Moving a step closer to implementation of a new indirect tax regime, the Goods and Services Tax (GST) Council headed by Finance Minister Arun Jaitley on Saturday approved the crucial Central GST (CGST) and Integrated GST (IGST) bills.
With this, the compensation, IGST and CGST laws have now been cleared by the Council, Finance Minister Arun Jaitley told reporters on Saturday.
The GST Council did not discuss the draft laws for State GST (GST) and Union Territory GST (UTGST) bills, and those will be taken up at the next meeting on March 16, the finance minister said. A copy of the SGST law will be circulated among the states in three days, he added.
Jaitley reiterated that the July 1 2017 deadline for rolling out the new indirect tax regime now looks like an optimistic target.
Arun Jaitley, Finance Minister Hopefully, the laws will be tabled before Parliament in this session and subject to Parliament approving them, July 1 this year now optimistically looks like a possible date for implementation.
The Centre will place these legislations collectively before the Cabinet and and the Parliament since “there are cross-references between these laws and hence they have to be considered as a package”, Jaitley said at the media briefing.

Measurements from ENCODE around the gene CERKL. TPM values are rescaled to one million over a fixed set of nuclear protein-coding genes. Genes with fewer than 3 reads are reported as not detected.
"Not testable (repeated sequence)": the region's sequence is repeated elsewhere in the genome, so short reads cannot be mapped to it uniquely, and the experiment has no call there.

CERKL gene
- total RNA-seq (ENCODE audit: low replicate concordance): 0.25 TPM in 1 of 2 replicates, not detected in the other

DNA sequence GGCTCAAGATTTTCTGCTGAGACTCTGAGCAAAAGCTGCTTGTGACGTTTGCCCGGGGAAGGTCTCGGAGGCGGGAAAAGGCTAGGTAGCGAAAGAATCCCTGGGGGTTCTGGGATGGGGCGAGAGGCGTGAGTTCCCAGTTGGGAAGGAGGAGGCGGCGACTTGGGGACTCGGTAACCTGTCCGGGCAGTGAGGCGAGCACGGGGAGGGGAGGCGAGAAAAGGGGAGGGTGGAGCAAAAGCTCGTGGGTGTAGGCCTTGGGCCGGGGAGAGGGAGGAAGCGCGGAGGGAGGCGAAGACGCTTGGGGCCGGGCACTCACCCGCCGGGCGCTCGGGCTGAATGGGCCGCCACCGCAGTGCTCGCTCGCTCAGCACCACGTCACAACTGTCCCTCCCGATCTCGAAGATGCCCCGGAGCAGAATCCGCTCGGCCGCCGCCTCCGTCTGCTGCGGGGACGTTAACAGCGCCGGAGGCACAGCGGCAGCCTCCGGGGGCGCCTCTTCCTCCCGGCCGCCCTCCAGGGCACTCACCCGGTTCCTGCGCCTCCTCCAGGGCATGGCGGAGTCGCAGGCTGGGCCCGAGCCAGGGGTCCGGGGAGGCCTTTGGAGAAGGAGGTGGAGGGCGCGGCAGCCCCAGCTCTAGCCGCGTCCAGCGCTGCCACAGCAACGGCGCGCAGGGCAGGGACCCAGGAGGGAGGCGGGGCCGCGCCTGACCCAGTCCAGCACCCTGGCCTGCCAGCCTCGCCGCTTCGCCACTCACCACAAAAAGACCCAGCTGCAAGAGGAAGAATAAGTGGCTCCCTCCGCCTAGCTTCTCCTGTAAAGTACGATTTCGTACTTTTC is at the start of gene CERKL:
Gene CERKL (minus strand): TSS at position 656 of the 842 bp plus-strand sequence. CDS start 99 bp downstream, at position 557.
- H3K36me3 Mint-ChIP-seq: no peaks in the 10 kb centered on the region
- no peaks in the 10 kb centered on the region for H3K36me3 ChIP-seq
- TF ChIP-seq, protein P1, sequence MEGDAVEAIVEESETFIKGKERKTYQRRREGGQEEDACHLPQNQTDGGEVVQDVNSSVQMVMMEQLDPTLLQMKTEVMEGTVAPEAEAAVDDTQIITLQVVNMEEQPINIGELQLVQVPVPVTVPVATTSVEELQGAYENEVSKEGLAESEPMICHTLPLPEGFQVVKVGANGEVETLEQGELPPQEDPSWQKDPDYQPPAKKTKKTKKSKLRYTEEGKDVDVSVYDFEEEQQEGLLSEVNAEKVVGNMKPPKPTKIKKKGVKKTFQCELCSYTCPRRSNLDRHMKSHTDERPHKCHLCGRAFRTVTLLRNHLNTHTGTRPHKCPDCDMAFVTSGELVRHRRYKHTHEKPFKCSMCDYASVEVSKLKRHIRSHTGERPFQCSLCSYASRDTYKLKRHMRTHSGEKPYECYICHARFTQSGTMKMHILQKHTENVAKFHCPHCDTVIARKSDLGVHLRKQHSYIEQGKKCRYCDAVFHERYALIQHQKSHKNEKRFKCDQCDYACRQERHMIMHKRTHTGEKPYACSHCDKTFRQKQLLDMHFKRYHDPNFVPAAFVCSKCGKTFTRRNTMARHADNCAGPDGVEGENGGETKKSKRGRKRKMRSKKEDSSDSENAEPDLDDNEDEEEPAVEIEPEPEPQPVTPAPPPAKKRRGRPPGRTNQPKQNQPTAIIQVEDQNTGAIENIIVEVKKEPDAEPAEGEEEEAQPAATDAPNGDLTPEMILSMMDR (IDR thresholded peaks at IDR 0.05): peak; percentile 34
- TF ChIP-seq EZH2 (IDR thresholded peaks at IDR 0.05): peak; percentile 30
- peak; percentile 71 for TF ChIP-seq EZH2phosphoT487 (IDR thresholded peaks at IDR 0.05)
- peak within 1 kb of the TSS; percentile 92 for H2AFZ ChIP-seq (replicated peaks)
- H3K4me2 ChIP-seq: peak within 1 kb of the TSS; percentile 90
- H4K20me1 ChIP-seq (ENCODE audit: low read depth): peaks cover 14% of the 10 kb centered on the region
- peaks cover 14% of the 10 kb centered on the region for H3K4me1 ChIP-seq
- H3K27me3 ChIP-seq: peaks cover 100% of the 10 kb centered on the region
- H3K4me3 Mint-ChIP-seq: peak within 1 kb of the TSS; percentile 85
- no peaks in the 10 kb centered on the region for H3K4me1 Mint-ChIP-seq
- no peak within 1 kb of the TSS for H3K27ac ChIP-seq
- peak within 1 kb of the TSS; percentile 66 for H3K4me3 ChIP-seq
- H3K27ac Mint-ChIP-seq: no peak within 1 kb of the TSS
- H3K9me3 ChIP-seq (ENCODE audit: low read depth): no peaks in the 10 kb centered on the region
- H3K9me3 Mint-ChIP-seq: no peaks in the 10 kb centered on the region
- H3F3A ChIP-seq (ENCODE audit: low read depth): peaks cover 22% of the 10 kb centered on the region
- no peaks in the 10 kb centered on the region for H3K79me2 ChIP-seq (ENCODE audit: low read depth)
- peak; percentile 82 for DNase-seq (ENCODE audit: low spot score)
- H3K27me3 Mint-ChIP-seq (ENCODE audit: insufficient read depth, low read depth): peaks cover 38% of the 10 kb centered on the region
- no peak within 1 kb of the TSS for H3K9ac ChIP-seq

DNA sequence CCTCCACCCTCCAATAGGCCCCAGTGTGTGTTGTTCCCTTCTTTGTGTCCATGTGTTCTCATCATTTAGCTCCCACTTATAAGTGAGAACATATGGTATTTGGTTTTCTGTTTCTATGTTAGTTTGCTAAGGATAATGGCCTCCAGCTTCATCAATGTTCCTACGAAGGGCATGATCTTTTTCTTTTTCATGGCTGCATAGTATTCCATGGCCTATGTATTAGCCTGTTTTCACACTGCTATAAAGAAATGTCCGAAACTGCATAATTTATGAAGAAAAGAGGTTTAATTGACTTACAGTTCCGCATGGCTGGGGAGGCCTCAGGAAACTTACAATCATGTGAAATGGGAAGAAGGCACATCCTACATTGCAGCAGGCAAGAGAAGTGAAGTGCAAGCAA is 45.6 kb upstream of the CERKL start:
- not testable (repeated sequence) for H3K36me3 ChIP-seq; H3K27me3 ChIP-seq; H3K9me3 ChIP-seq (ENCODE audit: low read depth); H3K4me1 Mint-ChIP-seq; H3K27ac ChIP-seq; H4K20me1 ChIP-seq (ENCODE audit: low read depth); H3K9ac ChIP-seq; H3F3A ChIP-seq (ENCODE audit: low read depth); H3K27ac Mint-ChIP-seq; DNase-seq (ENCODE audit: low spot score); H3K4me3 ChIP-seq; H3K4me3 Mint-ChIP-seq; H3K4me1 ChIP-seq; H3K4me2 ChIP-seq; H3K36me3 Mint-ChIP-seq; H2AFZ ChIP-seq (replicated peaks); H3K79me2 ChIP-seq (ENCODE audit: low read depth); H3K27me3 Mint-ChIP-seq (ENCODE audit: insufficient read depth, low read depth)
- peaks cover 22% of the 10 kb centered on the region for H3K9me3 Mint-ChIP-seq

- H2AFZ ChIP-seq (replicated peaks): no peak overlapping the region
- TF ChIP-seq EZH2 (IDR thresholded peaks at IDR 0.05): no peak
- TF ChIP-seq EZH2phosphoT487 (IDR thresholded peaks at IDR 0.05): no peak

Earlier in the day, West Bengal Finance Minister Amit Mitra had said while the IGST and CGST laws had broadly been cleared, the states had wanted 26 minor changes. He further said that IGST, which relates to taxation of inter-state transfer of goods, will provide for cross-empowerment of state and central officers.
Jammu & Kashmir Finance Minister Haseeb Drabu said the Centre had accepted the proposals and the Council would take a final view on the two laws in its next meeting.
Once the decks are cleared, the government will introduce the Model GST Law, which provides a common draft of CGST Law, SGST Law, IGST Law, UTGST Law and Compensation Law, in Parliament in the second half of the Budget Session which starts next week.
Last month, the GST Council cleared the draft compensation law, according to which the Centre will have to fully compensate states for any revenue loss for the first five years after migrating to the new tax system.
(This article was first published on BloombergQuint)